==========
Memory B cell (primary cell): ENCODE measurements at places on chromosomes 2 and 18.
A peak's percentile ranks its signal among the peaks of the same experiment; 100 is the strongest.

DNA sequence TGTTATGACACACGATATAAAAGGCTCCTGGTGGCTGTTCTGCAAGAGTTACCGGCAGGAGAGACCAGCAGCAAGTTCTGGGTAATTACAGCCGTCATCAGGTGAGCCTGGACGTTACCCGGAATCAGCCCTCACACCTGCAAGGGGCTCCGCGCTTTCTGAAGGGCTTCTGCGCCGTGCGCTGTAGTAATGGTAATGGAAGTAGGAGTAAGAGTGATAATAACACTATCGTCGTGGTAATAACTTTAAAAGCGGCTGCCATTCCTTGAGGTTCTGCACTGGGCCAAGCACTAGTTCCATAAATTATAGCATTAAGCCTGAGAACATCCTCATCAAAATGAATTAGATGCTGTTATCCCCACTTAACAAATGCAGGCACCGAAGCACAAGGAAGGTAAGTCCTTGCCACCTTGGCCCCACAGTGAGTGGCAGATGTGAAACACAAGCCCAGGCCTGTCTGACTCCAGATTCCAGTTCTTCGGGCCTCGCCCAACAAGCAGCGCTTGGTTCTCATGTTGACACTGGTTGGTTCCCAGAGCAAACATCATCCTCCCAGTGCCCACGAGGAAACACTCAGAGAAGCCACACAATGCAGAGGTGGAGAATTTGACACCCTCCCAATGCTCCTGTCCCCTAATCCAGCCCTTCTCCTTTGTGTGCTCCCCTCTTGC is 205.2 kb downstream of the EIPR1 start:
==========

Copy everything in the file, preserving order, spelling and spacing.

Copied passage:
Memory B cell (primary cell): ENCODE measurements at places on chromosomes 2 and 18.
A peak's percentile ranks its signal among the peaks of the same experiment; 100 is the strongest.

DNA sequence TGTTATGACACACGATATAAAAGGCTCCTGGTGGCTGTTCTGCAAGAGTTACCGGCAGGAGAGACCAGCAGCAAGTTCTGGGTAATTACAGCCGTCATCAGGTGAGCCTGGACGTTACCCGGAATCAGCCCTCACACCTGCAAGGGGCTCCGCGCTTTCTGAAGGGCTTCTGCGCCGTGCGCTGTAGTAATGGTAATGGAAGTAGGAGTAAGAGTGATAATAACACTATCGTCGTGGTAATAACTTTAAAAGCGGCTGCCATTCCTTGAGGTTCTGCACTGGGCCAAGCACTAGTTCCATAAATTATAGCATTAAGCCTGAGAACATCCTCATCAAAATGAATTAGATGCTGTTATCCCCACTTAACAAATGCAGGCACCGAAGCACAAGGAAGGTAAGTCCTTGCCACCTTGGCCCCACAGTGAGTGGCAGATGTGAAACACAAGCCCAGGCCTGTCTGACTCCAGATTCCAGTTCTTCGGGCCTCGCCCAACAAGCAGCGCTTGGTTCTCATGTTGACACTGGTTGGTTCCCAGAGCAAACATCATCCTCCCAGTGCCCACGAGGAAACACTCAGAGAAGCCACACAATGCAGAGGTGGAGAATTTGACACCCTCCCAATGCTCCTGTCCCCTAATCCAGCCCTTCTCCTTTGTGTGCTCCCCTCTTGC is 205.2 kb downstream of the EIPR1 start: